Consistent with this Turkish study, a team of Russian researchers have found that fluoride-exposed individuals suffer a significantly elevated rate of osteoarthritis in the absence of radiologically detectable fluorosis in the spine. (Tartatovskaya 1995). The researchers, who were interested in determining whether fluoride exposure can exacerbate the wear and tear on joints from physical stress, examined two groups of mine workers with job activities that exposed them to significant vibration stress (e.g., drilling). Workers who were exposed to fluoride dusts were found to have a significantly higher rate of elbow osteoarthritis (48.7% vs. 12.9%) and spondylosis (83.3% vs. 41.1%) than the mine workers not exposed to fluoride dusts.
To test the veracity of these findings, the Russian researchers conducted animal studies where they subjected mice to the isolated and combined effects of vibration and fluoride exposure. As with the mine workers, the mice exposed to both vibration stress and fluoride experienced a greater frequency and earlier onset of degenerative joint changes than the mice exposed to either factor alone. The Russian researchers thus concluded that fluoride exposure can exacerbate the degenerative effect of physical stress on joints with or without the presence of radiologically detectable skeletal fluorosis.
Consistent with the Turkish and Russian studies, a team of Polish researchers examined 2,258 fluoride-exposed workers in the aluminum industry and found high rates of arthritic effects in the absence of fluorosis bone changes. (Czerwinski 1988). Although the researchers could only detect fluorosis by x-ray in 1% of the workers, they found high rates of joint pain in the knee, hip, elbow, shoulder and lumbar spine, with the pains correlating to the duration of fluoride exposure. According to the researchers, “the only characteristic feature” of fluorosis is “multiple-joint involvement,” which “would differentiate fluorosis from monoarticular osteoarthritis, but unfortunately not from multiple-joint osteoarthritis or rheumatoid arthritis.”
Even among patients with crippling forms of fluorosis, degenerative joint damage can be the primary radiological finding, not osteosclerosis. In one study, for example, Chinese researchers found that 5 of 19 patients with crippling skeletal fluorosis “presented with mainly articular injury but relatively mild bone pathology.” (Cao 2003). The researchers termed this condition “fluorosis arthropathy.”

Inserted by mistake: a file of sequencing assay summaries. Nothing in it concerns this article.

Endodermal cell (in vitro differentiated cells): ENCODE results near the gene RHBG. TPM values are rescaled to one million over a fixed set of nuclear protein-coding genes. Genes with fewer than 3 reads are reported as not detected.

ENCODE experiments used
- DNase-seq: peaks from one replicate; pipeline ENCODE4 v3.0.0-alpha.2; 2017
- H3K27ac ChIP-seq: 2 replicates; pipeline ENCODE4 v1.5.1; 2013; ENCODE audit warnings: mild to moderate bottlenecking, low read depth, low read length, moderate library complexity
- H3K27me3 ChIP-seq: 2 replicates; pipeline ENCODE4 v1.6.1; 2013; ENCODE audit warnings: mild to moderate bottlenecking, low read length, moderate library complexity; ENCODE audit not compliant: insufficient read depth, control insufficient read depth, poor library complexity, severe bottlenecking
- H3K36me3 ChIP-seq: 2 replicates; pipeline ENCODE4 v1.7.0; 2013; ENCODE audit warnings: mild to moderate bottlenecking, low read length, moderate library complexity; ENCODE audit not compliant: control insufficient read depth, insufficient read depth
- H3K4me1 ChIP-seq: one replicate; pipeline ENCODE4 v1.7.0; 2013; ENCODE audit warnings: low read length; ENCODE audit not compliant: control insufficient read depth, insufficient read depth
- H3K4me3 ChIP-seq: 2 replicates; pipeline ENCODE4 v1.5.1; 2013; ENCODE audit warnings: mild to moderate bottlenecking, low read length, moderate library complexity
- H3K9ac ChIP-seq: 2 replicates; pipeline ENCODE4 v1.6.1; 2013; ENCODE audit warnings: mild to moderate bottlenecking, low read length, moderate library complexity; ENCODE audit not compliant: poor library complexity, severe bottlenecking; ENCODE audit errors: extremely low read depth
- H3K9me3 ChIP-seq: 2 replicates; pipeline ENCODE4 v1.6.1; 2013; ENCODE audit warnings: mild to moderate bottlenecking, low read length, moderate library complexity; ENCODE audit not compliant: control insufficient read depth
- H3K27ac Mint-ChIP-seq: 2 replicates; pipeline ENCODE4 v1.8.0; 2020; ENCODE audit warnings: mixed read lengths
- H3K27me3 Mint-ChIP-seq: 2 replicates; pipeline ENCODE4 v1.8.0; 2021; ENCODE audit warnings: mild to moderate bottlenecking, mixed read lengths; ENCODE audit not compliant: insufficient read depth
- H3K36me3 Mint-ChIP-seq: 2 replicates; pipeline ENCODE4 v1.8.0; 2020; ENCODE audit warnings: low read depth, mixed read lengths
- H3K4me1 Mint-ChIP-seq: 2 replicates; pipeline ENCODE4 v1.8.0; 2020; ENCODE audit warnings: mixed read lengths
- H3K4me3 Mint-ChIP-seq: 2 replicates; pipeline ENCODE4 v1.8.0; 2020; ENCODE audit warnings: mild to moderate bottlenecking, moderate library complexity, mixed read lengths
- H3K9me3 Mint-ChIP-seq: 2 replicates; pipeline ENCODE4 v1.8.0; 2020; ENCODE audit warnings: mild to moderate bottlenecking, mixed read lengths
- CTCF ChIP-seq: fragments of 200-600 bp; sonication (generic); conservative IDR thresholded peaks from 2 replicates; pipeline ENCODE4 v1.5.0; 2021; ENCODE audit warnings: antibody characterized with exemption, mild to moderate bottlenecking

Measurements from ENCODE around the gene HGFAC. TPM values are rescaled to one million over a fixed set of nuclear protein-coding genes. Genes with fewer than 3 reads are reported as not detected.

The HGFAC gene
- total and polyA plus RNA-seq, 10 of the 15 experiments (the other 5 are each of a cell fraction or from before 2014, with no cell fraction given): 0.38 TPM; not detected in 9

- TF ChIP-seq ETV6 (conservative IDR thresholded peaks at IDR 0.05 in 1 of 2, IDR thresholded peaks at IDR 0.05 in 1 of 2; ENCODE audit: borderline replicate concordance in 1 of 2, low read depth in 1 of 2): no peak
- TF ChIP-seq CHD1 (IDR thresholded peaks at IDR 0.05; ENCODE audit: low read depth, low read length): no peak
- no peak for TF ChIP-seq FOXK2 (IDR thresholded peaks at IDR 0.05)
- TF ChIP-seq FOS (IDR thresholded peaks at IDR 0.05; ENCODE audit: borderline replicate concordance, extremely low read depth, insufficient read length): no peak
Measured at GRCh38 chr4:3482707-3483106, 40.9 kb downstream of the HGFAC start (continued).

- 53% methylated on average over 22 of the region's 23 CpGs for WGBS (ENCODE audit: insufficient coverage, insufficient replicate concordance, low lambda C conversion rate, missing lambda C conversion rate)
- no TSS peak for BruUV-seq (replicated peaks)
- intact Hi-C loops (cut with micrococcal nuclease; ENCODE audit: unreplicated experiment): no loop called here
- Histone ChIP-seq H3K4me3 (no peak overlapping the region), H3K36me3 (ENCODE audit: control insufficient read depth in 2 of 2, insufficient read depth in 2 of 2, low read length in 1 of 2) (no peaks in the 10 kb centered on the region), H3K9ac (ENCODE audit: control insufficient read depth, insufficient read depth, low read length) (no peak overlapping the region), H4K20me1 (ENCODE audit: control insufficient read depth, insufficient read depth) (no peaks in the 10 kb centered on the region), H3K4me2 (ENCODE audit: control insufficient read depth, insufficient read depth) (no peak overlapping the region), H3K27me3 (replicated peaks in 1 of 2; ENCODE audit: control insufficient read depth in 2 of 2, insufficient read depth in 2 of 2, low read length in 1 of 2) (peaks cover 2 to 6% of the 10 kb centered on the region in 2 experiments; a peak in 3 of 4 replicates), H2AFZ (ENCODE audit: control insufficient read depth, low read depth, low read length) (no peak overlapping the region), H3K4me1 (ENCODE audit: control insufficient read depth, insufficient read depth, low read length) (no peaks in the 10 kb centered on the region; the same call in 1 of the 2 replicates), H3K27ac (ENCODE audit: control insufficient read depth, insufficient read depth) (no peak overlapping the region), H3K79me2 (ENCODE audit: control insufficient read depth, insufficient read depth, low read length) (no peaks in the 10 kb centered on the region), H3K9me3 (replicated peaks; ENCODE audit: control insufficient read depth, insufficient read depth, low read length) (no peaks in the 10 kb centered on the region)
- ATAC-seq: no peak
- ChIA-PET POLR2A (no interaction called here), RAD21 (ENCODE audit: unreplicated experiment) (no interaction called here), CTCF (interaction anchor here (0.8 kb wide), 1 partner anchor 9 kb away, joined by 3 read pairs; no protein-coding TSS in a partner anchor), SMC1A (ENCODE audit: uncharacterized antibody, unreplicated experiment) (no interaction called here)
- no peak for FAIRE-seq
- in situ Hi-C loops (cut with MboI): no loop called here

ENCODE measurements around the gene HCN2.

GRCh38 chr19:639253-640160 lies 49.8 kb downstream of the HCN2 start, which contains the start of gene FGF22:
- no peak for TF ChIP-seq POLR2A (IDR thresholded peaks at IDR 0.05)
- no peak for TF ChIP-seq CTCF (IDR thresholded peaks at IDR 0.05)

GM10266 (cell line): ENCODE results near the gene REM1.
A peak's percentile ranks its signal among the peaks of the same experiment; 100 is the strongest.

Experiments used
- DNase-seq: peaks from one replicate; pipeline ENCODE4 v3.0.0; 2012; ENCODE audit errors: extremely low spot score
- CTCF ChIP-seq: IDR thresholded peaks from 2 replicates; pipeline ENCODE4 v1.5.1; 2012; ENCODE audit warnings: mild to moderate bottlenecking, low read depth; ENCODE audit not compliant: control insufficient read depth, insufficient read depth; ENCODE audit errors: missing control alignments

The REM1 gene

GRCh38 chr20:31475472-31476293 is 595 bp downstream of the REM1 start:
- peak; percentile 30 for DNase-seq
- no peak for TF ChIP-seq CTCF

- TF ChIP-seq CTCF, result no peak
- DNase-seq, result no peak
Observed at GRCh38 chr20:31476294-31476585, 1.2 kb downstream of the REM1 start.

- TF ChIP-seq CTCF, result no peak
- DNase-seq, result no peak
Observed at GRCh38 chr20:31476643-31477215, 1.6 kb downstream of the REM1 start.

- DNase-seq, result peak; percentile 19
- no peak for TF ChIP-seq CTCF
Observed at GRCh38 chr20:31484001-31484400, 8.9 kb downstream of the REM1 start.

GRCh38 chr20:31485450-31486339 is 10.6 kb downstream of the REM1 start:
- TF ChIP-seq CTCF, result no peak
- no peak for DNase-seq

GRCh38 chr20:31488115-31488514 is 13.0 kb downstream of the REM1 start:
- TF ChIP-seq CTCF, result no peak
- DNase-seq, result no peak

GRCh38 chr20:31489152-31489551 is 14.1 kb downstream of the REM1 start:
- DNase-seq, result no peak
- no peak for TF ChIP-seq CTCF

The Misdiagnosis Problem
The fact that fluoride can cause osteoarthritis in the joints prior to, and in the absence of, detectable osteosclerosis in the spine, highlights the difficulty of diagnosing fluorosis. Since many doctors continue to consider spinal osteosclerosis necessary for a diagnosis of skeletal fluorosis, many cases of fluoride-induced osteoarthritis (“secondary osteoarthritis”) will be misdiagnosed as “primary osteoarthritis,” thus depriving patients of the most effective treatment for the condition (reduction in fluoride exposure).
The difficulty of differentiating between osteoarthritis and early stage skeletal fluorosis was highlighted in a 1995 study by a team of Austrian doctors. (Roschger 1995). In the study, the doctors conducted x-rays of a woman who received high-dose fluoride treatment for 6 years as an experimental treatment for osteoporosis. After the woman sustained multiple spontaneous fractures, the doctors x-rayed her skeleton and measured her bone density. According to the doctors, “radiographs of the skeleton and bone scintigraphy showed degenerative osteoarthritis,” but none of the traditional signs of skeletal fluorosis. It wasn’t until the doctors performed a bone biopsy that the doctors were able to detect the presence of fluorosis. As the doctors noted, “Without bone biopsy we would have failed the correct diagnosis.” Based on this experience, the doctors concluded that “invasive investigation of the skeleton (bone biopsy, histomorphometry, BSEI plus SAXS) is the only diagnostic tool, when skeletal fluorosis is suspected.”
The problem with relying on x-rays to detect and prevent joint pathologies caused by fluoride is yet further demonstrated in the following figure. The figure presents the findings of a study from one of China’s most pre-eminent experts (Changqing Huang) on the diagnosis of skeletal fluorosis. As can be seen, many individuals diagnosed with fluorosis (based on detailed clinical examinations) did not have radiologically detectable fluorosis on x-ray.